How to Prevent Your Bike From Being Stolen

Your bike can be your best friend when it comes to getting from one place to another, especially in close-knit areas and college towns.

Everyone chooses to bike for different reasons, whether it's to cut down on fuel costs, get more exercise, reduce their carbon foot print or simply get from one place to another without having to deal with traffic.

Whatever your reason for choosing to bike is, every biker has one common fear of seeing this:

If you like having your bike attached to your wheels, here are some tips and tricks to help you prevent your bike from being stolen.

Where to Lock Your Bike

  • Choose a busy area with medium to high foot traffic.
  • If you’re locking your bike on a bike rack, try to lock it towards the middle of the rack between other bikes, rather than on the end.
  • Always lock your bike to a fixed and immovable object (ideally a bike rack). If you cannot find a bike rack, other fixed objects you can try are railings, light poles, steel or metal fences and parking meters. 
  • Do not lock your bike in an unfamiliar area where you know you will leave it for a long time. Be mindful of your location and choose a spot that you are familiar with. The less time you are away from your bike, the better!

Tips for Locking Your Bike

  • There is one general rule to locking your bike: Always make sure it's more secure than the bike parked next to it. Unless you've got a bike made out of 24-carat gold plates and adorned with 600 Swarovski crystals, your bike should not be on a thief's radar if he sees another bike that's easier to steal.
  • Don't just lock your wheel to the immovable object - ALWAYS lock your frame as well. This is a common mistake and usually the easiest way for a bike to get stolen.
  • Keep your lock off the ground, whether it's a U-lock or chain. A thief can smash the lock with a hammer and ultimately break the lock, especially if it's a cheaper model.
  • Invest in a good quality lock! The sturdier the lock, the more damage-proof it will be. Remember, the goal is to make a thief's job as hard as possible. 
  • If you’re using a U-lock, try to fit as much of your frame, wheel, and whatever object you’re attaching your bike to within the U-lock. Make the lock as difficult to get to as possible; try to position the keyhole so that it is facing both inwards and downwards. You can even try the double U-lock method for maximum security.
  • If you’re using a chain, follow the same tips as with a U-lock, and also make sure your chain is at least a 15 mm chain to ensure that a thief cannot break through with a bolt cutter.

Great Lock Options

U-locks vs. Chain Locks

U-locks and chain locks are both two great options that provide durability and plenty of security. U-locks are great for those who prefer to have a lightweight, portable lock that they can carry around while providing quality protection.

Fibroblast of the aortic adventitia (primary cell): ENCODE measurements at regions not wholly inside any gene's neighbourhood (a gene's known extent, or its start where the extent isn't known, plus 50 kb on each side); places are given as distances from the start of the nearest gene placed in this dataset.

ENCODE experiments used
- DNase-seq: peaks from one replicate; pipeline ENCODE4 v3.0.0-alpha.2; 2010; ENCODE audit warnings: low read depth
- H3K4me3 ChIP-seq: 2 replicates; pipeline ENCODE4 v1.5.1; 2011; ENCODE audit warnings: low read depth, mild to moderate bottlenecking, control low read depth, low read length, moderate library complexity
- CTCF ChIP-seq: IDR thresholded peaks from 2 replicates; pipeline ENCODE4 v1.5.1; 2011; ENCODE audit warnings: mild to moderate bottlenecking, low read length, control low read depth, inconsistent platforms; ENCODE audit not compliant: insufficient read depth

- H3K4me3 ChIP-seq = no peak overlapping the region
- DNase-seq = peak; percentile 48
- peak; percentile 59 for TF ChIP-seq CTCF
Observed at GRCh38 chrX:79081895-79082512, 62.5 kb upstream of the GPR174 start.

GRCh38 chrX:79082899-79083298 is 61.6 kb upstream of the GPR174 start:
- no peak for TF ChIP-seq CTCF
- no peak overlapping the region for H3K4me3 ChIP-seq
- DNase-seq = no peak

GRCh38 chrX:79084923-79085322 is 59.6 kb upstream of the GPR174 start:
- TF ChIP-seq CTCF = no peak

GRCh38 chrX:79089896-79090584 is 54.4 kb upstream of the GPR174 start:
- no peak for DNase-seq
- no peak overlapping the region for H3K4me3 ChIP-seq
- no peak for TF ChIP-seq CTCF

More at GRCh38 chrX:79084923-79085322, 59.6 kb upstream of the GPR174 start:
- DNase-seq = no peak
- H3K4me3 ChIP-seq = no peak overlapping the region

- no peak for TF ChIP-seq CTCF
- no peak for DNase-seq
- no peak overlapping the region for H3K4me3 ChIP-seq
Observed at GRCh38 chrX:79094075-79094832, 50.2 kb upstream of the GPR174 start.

Chain locks are definitely a lot heavier and can be a hassle to carry around. There are two options of chain locks: portable and stationary. While portable chain locks are portable, they are generally much heavier than U-locks. Stationary chains are great for keeping at your home or work, and will offer the utmost amount security for places where you routinely park your bike.

If you know that you'll be parking your bike in a high theft area, or you just want twice the amount of security, you can always attach a cable lock on top of your U-lock or chain lock.

Ultimately, the type of lock you end up getting will depend on your lifestyle and what's best for you. At Austin Bike Tours and Rentals, we highly recommend getting U-locks for keeping your bike in good hands. 

Some General Safety Tips

  • Register your bike! All bikes have serial numbers, which are essential for showing proof of ownership. Most police departments have bike registries, and you can also get a registration sticker to put on your bike. In the event of a theft, having a registration sticker can make your bike easier to track and find. 
  • If you know that you will have to lock your bike in a high-theft area, find another form of transportation and leave your bike at home. It’s better to be safe than sorry.
  • Do not leave your bike in the same location everyday. Switch it up and have some back-up options where you can park your bike. 

What to do if Your Bike Gets Stolen

  • Notify the police. You may feel down on your luck and that a police report is pointless, but without the proper documentation in place, you will lose any chance of having your bike returned to you.
  • Register your bike as stolen to the Bike Index. This will make it harder to sell and easier to recover. The Bike Index partners up with hundreds of bike shops and police departments, and has recovered 3,874 stolen bikes to date.
  • Set up Google Alerts to notify you if information matching the description of your bike shows up. Also set up alerts with eBay and other online auction sites like Craigslist in case someone tries to sell your bike online.
  • Get the word out on social media. Join a “Lost, Stolen or Found Bikes” Facebook page for your city or area. Post on your city's subreddit. This also gives you an opportunity to look for your bike in other posts for found bikes.